Nearly two dozen Republican Attorneys General have signed on to a legal brief arguing that the Ninth Circuit Court of Appeals to reject California’s ban on ammunition magazines that can accept more than ten rounds of ammunition, weighing in before the court holds oral arguments on the issue.
A three-judge panel on the Ninth Circuit previously declared the ban unconstitutional, but now the Ninth Circuit is re-hearing the case in an en banc review. Oral arguments will take place later this year, and the AGs in Arizona and Louisiana are leading a coalition of 22 AGs in urging the broader panel of judges to uphold the original decision that struck down the state’s ban.
“California politicians are at it again, convinced that their agendas should override the Constitutional rights of the people,” said Attorney General Mark Brnovich, a Republican, in a statement, announcing the filing of an amicus brief. “Attempts to undermine the Second Amendment or any of our civil rights and liberties should be met with deep skepticism and vigorous opposition.”
… The 22 states have filed an amicus brief in support of the pro-gun rights side, arguing that it violates Americans’ Second Amendment right to bear arms. They say it bans the possession of arms even for self-defense, since the magazines that are banned are integral to some of the most popular firearms.
“California is trying to turn otherwise law-abiding citizens into criminals simply for owning the magazines that come standard to many of the most popular firearms in our country,” Louisiana Attorney General Jeff Landry said in a statement. “As radical leftist lawmakers in California and beyond persist in their attempts to legislatively overrule our constitutional rights, I will continue to stand strong in defense of our right to keep and bear arms.”
As the brief points out, the magazines that are banned in California are in common use across the rest of the United States, and during a one-week period in 2019 when a federal judge allowed these magazines to be sold in California, it’s estimated that hundreds of thousands of them were sold to legal gun owners. Second Amendment activists dubbed the seven day period “Freedom Week,” and the staggering number of magazines that were sold is evidence of the high demand among gun owners in California.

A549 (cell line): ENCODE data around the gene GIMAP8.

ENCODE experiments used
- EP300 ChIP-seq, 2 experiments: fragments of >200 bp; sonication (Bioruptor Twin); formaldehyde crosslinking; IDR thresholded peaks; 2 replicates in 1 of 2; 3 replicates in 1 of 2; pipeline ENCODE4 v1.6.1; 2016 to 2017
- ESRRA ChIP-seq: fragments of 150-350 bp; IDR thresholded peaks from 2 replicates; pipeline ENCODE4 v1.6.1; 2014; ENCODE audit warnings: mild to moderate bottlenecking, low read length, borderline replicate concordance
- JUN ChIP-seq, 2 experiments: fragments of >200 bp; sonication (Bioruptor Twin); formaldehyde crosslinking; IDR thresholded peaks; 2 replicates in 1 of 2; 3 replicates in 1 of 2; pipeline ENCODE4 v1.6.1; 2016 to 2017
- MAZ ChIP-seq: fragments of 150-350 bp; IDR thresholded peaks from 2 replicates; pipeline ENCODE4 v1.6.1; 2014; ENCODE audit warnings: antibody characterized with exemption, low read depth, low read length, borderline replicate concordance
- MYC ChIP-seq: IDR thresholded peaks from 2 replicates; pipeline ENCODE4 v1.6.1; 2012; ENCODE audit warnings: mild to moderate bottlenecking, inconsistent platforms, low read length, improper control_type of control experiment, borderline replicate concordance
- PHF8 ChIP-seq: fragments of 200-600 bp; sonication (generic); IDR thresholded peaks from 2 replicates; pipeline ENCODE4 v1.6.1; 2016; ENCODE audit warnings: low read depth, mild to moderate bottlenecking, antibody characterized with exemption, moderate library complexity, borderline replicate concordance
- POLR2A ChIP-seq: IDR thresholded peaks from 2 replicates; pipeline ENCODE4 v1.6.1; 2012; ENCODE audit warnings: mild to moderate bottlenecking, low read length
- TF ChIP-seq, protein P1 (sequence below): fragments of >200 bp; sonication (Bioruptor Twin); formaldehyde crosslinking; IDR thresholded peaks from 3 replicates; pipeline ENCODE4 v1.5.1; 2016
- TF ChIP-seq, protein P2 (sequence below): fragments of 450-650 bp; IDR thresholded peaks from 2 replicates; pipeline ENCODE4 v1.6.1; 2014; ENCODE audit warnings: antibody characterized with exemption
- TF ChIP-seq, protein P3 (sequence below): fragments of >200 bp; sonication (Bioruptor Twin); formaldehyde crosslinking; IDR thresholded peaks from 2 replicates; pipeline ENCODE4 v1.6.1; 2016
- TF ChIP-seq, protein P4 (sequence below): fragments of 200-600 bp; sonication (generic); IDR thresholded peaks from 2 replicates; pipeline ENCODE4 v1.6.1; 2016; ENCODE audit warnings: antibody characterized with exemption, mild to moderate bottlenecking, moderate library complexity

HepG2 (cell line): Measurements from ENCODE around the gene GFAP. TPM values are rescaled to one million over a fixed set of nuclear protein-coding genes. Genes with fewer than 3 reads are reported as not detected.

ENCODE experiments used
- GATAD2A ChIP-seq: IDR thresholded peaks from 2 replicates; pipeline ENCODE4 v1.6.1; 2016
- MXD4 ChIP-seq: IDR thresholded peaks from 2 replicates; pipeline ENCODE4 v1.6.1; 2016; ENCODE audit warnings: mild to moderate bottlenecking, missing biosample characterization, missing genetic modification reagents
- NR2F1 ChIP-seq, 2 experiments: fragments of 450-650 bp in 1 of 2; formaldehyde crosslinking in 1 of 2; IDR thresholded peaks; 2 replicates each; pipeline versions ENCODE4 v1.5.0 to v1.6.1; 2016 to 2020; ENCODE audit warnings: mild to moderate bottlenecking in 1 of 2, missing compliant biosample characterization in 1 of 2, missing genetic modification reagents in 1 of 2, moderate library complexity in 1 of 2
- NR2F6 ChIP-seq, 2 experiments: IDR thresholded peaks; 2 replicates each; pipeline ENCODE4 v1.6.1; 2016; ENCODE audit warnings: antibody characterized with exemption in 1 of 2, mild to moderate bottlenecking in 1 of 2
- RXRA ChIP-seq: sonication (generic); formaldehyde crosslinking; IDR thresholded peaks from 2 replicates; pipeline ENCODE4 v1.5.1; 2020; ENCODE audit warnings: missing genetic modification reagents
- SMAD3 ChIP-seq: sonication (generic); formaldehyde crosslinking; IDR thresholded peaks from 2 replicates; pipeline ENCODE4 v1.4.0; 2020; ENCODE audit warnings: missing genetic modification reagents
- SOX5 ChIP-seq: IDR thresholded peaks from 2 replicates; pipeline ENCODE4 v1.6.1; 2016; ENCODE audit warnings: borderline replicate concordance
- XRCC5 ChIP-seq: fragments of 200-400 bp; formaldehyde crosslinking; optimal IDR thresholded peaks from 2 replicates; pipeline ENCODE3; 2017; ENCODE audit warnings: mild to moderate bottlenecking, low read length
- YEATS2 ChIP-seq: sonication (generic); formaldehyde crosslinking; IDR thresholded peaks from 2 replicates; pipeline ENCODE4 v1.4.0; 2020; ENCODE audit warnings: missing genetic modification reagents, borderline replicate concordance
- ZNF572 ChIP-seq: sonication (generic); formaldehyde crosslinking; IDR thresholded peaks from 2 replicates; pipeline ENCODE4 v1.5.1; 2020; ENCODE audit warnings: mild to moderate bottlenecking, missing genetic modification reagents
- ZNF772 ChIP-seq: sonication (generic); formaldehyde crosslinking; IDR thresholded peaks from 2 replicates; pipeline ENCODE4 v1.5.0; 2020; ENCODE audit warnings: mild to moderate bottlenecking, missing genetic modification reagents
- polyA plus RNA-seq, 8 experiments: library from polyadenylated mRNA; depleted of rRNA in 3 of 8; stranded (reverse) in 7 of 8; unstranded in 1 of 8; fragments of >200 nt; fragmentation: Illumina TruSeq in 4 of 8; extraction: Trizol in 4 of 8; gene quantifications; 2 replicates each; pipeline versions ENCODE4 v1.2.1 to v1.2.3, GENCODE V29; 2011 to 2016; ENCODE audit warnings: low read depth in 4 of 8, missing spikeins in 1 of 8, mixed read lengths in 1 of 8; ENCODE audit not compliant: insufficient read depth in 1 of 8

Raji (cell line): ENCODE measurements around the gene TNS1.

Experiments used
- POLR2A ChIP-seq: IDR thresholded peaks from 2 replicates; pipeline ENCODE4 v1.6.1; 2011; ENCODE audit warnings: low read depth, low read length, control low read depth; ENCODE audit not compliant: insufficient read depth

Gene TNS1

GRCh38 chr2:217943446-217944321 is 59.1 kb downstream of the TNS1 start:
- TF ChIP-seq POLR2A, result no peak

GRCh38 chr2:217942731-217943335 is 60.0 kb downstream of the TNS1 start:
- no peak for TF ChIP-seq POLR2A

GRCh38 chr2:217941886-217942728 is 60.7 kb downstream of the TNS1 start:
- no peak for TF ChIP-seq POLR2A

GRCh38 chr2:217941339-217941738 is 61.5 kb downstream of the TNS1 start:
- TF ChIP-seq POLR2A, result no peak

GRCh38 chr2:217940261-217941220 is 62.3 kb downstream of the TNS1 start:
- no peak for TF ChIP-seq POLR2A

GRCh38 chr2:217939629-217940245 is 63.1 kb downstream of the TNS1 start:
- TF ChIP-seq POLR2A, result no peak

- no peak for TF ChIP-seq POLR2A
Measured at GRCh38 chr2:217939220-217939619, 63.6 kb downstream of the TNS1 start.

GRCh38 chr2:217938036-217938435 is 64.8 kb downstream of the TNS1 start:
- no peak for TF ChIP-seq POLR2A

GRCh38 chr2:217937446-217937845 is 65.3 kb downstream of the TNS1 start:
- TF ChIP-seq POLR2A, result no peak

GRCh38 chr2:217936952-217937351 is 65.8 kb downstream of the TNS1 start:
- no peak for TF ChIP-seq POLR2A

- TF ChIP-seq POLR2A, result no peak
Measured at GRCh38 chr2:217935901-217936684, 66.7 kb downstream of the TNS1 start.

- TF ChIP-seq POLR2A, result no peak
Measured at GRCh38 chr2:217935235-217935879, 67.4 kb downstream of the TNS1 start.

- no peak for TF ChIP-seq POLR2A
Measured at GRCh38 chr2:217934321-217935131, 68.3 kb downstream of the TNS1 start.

The Ninth Circuit isn’t nearly as left-wing as it was just a few years ago, thanks to the judicial appointments of Donald Trump when he was in office, but the the court does still have an anti-gun majority in place. Most recently, an en banc panel of eleven Ninth Circuit judges declared that there’s no general right to to openly carry a firearm, which, taken with a previous decision by the court declaring that the Second Amendment doesn’t protect the right to carry a concealed firearm, means that the Ninth Circuit has written the right to bear arms out of the Bill of Rights and the Second Amendment.
Oral arguments in the magazine ban re-hearing are set to take place in June, but we’ll likely have to wait several months after that for the court to issue its opinion. After that, no matter which way the court rules, the case will almost certainly be appealed to the Supreme Court, where hopefully a majority of justices will reiterate what Justice Antonin Scalia wrote in the Heller decision that struck down Washington, D.C.’s handgun ban: arms that are in common use for a variety of lawful purposes are protected by the Second Amendment. There’s no doubt that magazines that can accept more than ten rounds are in common use, but there’s a great deal of uncertainty over whether or not the en banc panel in the Ninth Circuit will acknowledge that fact.